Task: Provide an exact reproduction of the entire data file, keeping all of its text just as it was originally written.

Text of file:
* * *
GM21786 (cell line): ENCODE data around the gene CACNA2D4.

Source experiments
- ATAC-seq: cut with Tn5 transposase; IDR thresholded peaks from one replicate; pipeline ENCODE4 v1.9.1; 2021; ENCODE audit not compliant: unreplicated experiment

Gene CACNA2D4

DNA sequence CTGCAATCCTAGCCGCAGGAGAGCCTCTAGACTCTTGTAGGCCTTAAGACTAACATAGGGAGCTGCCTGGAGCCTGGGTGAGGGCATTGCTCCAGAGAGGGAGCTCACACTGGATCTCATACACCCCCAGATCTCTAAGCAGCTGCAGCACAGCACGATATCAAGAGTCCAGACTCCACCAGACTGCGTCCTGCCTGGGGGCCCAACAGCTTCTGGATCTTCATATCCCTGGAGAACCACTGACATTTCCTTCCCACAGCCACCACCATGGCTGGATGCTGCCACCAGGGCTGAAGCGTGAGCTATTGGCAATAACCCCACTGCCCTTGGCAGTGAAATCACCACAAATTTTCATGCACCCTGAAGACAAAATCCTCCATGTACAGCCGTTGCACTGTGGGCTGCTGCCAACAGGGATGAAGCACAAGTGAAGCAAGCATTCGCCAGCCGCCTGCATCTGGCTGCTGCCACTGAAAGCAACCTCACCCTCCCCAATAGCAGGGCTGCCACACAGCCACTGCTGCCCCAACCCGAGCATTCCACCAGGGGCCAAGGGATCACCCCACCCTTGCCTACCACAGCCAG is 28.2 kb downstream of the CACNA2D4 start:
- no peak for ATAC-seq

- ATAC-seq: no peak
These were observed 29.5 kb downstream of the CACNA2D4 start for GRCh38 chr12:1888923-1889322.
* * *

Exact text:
GM21786 (cell line): ENCODE data around the gene CACNA2D4.

Source experiments
- ATAC-seq: cut with Tn5 transposase; IDR thresholded peaks from one replicate; pipeline ENCODE4 v1.9.1; 2021; ENCODE audit not compliant: unreplicated experiment

Gene CACNA2D4

DNA sequence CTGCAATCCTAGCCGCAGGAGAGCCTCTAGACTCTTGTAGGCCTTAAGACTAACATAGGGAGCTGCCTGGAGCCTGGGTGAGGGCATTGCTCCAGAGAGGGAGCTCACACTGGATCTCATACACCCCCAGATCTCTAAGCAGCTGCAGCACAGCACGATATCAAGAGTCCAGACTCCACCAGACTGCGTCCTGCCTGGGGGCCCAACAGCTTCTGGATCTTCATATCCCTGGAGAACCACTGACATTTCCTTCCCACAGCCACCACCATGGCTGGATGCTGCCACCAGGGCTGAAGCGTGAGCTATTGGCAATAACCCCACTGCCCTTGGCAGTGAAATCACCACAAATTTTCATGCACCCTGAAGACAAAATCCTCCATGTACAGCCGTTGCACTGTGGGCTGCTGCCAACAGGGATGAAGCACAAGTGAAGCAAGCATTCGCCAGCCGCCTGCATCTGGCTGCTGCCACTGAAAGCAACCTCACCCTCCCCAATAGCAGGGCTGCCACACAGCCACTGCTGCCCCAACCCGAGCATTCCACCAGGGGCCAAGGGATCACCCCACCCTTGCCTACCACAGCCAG is 28.2 kb downstream of the CACNA2D4 start:
- no peak for ATAC-seq

- ATAC-seq: no peak
These were observed 29.5 kb downstream of the CACNA2D4 start for GRCh38 chr12:1888923-1889322.